Where Does Money Come From?

Free exchange, the economics column in the Economist, has a really interesting piece in this week’s issue on two theories of the origin of money. The first theory is the evolutionary market theory propounded by Carl Menger, one of the three independent and simultaneous co-discoverers of the marginal utility theory of value in the early 1870s, (the two co-discoverers being William Stanley Jevons and Leon Walras) in a classic 1892 paper “On the Origins of Money,” and the other being the Cartalist theory, famously advanced by G. F. Knapp in his State Theory of Money, but also by other more orthodox theorists like P. H. Wicksteed (see my earlier posts here and here), and more recently in a paper by Charles Goodhart, discover of Goodhart’s Law, an only slightly less general statement of what came to be known some years later as the Lucas Critique.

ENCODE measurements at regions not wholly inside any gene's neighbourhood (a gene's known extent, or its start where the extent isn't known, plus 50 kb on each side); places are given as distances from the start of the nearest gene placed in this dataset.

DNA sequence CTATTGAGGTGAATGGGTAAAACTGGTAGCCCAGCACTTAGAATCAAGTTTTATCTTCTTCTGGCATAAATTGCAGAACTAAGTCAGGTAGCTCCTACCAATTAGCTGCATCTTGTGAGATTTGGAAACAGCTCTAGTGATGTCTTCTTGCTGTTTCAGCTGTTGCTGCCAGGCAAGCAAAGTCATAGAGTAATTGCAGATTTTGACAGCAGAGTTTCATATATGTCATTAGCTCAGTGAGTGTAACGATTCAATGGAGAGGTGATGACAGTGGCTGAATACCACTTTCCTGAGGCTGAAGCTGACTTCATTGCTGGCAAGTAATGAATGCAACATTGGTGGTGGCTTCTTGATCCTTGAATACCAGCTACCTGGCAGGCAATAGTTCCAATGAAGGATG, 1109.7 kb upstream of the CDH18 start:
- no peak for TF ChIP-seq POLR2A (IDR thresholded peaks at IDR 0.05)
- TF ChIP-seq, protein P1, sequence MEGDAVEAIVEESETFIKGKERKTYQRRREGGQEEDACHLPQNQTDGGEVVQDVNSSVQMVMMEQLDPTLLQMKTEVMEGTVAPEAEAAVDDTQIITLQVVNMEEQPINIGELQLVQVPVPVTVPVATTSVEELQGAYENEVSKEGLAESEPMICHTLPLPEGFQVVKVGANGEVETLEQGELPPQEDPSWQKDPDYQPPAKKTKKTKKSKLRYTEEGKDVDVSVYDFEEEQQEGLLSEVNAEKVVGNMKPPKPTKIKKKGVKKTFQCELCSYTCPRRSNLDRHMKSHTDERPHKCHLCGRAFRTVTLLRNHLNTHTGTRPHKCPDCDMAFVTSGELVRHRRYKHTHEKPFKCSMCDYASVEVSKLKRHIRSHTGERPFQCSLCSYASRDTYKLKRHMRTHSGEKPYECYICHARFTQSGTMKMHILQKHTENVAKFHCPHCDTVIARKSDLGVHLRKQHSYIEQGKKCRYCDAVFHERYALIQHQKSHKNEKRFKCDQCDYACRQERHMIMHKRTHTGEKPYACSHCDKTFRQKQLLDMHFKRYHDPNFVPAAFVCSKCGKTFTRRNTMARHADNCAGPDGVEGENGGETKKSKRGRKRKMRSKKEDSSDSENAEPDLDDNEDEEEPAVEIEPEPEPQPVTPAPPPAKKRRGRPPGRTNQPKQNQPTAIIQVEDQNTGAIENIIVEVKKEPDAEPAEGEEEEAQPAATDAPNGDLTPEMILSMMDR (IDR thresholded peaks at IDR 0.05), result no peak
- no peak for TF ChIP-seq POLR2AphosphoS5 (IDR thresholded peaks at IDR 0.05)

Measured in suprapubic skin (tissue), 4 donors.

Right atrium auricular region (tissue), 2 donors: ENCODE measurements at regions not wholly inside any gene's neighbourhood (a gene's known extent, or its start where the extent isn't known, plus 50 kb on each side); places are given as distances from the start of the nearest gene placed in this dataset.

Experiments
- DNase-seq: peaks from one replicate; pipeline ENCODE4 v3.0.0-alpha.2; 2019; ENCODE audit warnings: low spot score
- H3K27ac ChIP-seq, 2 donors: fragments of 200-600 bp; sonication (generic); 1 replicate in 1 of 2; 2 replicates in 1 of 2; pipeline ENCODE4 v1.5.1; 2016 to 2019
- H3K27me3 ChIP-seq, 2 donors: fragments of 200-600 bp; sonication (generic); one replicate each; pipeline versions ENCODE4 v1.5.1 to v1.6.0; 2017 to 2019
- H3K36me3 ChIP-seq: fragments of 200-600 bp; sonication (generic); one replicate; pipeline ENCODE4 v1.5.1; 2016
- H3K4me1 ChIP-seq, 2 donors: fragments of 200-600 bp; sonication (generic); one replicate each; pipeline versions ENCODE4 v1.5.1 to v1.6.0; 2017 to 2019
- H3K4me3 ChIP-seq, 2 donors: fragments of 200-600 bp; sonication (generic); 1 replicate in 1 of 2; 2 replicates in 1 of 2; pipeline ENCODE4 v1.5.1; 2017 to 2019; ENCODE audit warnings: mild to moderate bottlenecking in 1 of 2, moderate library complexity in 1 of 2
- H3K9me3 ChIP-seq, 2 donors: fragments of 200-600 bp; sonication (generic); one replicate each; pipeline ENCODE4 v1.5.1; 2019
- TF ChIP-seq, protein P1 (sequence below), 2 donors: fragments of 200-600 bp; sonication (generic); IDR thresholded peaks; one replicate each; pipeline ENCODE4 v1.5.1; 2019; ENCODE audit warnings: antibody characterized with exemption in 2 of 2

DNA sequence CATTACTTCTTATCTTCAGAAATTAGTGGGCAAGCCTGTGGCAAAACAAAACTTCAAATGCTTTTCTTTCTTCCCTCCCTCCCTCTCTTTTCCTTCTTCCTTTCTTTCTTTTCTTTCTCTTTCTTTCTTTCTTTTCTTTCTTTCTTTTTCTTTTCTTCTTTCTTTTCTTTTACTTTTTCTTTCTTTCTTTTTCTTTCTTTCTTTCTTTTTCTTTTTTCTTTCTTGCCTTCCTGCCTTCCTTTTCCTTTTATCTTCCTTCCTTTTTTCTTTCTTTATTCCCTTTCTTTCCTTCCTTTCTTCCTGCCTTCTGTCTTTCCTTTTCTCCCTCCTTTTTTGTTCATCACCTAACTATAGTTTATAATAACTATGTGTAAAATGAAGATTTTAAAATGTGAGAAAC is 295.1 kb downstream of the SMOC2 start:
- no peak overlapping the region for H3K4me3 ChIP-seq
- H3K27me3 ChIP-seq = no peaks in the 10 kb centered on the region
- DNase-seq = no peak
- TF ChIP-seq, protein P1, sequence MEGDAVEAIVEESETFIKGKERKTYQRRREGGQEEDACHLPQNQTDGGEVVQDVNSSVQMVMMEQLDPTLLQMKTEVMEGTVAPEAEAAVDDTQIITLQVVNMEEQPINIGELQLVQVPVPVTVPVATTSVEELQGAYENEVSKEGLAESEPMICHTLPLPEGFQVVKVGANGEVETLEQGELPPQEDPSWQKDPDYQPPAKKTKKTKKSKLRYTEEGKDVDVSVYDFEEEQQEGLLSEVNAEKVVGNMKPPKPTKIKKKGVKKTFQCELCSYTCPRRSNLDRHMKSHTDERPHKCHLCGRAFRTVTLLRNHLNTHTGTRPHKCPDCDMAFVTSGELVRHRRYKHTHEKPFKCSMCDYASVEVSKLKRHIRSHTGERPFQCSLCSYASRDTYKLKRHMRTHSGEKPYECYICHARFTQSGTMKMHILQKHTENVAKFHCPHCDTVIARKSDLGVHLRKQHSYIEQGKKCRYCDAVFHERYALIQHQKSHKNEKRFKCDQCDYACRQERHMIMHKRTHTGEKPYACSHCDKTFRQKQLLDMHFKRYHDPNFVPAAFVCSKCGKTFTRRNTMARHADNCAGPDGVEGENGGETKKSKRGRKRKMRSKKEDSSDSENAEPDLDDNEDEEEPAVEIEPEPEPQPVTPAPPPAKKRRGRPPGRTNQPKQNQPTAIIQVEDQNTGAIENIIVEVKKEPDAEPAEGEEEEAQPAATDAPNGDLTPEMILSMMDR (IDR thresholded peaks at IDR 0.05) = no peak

Menger’s theory is a brilliant conjectural history of how money might have evolved as the result of individual choices by individuals seeking to reduce their transactions costs in an economic environment that is changing from subsistence farming into a market economy characterized by specialization. Some individuals, realizing that certain commodities were easier to trade than others, would begin holding inventories of those goods beyond their immediate demands, thereby enhancing their ability to find trading partners. But by holding inventories of those commodities, these alert individuals would do two things, first they would make it even easier to trade in those commodities, and second they would induce other people to follow their example. As others followed their example, the costs of trading in those commodities originally identified as low cost commodities to trade would be reduced still more. This was an early description of what have recently come to be known as network effects or network externalities. A good characterized by a network effect is a good for which the demand increases as more people demand it. Menger beautifully described the process by which a commodity would emerge as money owing to the network effects inherent in being used as a medium of exchange.